In the first season of 'True Detective,' some of my favorite scenes involved the narrative's esoteric musings and philosophical dialogue. In season two, though still occasionally interesting, these bits far too often come across as empty and pretentious. Pizzolatto's trademark style is retained, but it's like we're being subjected to a half-baked version of it with a hazy plot and cast of characters that seem like they need a few more drafts. Don't get me wrong, there is still some gripping TV here, but the engaging parts are mixed up in between a disappointing amount of listless incoherence… and men dressed in creepy bird masks.
The Blu-ray: Vital Disc Stats
HBO brings 'True Detective: The Complete Second Season' to Blu-ray on three BD-50 discs that comes housed in a foldout case within a sturdy cardboard outercase. Instructions for an iTunes/UltraViolet digital copy and an HBO sampler are also included. After a skippable HBO promo, the screen transitions to a standard menu.
The show is provided with a 1080p/AVC MPEG-4 transfer in the 1.78:1 aspect ratio. Appropriately stylized, this is a very impressive transfer.
While season one was shot on film, season two makes the switch to digital. Thankfully, the source still retains a relatively filmic appearance with a light to moderate layer of grain-like noise visible in most shots, providing a slightly gritty quality. Clarity is nicely rendered throughout with a strong sense of depth and fine textures. All of the heavy weight on Farrell and Vaughn's world-weary faces is readily apparent while small details in objects and locations add an extra level of realism to the production. Colors adhere to an intentionally stylized palette which often veers toward a moody yellow tinge -- though specific scenes offer different looks as well. Though not especially attractive from a traditional standpoint, the aesthetic suits the tone and urban industrial setting of the story perfectly. Contrast is fairly well balanced but blacks do look a tad elevated and a little noisy in dark scenes.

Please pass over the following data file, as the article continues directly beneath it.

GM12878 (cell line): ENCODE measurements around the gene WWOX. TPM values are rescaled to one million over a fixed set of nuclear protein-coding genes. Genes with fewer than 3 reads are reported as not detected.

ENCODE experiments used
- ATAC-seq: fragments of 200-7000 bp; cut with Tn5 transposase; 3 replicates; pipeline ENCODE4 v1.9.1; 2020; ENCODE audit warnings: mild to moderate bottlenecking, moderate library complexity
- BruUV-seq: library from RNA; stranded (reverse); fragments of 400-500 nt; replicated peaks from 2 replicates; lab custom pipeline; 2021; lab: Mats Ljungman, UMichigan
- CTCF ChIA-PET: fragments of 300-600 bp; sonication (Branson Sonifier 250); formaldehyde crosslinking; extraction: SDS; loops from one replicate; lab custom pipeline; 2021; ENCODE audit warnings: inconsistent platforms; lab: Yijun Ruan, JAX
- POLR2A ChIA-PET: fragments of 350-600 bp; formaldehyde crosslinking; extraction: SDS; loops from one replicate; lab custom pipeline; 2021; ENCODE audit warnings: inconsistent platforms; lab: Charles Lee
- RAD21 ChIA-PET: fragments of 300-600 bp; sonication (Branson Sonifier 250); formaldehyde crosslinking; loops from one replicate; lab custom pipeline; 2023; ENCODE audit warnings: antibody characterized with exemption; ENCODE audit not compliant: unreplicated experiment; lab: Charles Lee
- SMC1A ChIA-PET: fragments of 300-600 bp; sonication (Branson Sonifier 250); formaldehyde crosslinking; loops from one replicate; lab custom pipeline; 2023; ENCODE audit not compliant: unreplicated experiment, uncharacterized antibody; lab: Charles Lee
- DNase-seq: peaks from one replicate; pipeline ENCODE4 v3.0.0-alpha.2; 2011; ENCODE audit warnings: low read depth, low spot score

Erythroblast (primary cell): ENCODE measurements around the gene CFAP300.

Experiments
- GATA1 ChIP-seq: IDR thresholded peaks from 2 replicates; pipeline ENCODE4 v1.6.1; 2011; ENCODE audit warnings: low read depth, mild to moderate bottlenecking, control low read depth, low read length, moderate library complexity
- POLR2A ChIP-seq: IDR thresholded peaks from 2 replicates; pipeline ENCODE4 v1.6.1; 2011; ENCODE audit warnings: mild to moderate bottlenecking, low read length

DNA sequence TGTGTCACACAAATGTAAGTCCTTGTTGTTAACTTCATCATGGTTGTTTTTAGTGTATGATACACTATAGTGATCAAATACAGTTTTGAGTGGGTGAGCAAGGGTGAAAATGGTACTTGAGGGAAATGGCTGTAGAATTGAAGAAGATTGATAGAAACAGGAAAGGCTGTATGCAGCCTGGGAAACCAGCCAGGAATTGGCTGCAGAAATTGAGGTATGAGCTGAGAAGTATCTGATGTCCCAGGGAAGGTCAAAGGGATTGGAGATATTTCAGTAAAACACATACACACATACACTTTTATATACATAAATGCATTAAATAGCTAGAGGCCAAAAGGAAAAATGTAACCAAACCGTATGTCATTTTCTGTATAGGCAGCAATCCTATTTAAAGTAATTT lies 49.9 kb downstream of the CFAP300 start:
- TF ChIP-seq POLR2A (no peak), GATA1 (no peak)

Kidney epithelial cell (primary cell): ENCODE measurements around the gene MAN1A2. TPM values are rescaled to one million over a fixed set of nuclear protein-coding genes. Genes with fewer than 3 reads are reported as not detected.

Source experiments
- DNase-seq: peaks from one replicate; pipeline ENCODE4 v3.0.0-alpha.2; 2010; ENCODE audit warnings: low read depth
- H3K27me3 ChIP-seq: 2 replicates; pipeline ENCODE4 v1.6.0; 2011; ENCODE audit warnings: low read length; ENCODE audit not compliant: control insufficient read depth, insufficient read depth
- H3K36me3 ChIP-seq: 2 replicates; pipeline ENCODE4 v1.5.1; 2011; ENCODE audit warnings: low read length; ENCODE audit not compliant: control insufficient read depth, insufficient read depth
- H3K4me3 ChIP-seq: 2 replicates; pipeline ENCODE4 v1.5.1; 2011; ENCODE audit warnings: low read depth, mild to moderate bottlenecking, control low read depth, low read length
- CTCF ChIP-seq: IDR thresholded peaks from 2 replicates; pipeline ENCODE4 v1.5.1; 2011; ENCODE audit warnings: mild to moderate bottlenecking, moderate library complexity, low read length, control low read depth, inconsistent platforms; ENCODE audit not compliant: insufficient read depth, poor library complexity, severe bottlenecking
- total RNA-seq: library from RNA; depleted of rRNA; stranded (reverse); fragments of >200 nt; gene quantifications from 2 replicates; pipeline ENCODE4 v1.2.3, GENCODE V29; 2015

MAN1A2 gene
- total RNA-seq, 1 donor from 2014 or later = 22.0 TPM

Though not quite worthy of a five-star rating, this is an excellent transfer that preserves the show's intended style very well.
The series is presented with an English DTS-HD MA 5.1 track along with a French DTS 5.1 and Spanish DTS 2.0 track. Optional English SDH, English, French, Spanish, Norwegian, Finnish, Dutch, Danish, Portuguese, and Swedish subtitles are also included. Though the story, characters, and setting might be completely new this year, the series continues to excel with a moody and atmospheric mix.
Dialogue is clean and relatively easy to hear throughout (some characters do have a tendency to speak in whispery growls). Fueled by T. Bone Burnett's ominous score and original songs, the soundscape takes on a haunting quality that fully evokes the story's dark tone. Music comes through with full-bodied presence, range, and low frequencies in specific cues. Likewise, effects work is both subtle and aggressive when called for, fully extending sounds (city ambiance, background clatter, etc) throughout the room with natural imaging and directionality -- creating an enveloping sense of atmosphere. Action sequences (like the much talked about ending of episode four) are especially noteworthy, with powerful gunshots and explosions that move about the front speakers and surrounds seamlessly to engulf audiences within all of the bullet-laden chaos.
Marked by a palpable sense of dread, delicately immersive sound design, and a few key explosive action scenes, the show comes to Blu-ray with a versatile and enveloping mix.
HBO has included a solid assortment of supplements, including two commentaries and several featurettes with the cast and crew. All of the special features are presented in 1080p with DTS 5.1 sound (unless noted otherwise).
'True Detective: The Complete Second Season' is a very uneven successor to the show's excellent first season. Though there are engaging episodes and a few standout sequences, the clichéd characters and messy plot hold the show back. Thankfully, from a technical perspective, these discs are great, with fantastic video and audio. The included commentaries are a little disappointing, but the featurettes are worthwhile. There are several notable issues with the narrative, but fans of the first season's dark noir style might want to give this a try. Just make sure to lower your expectations.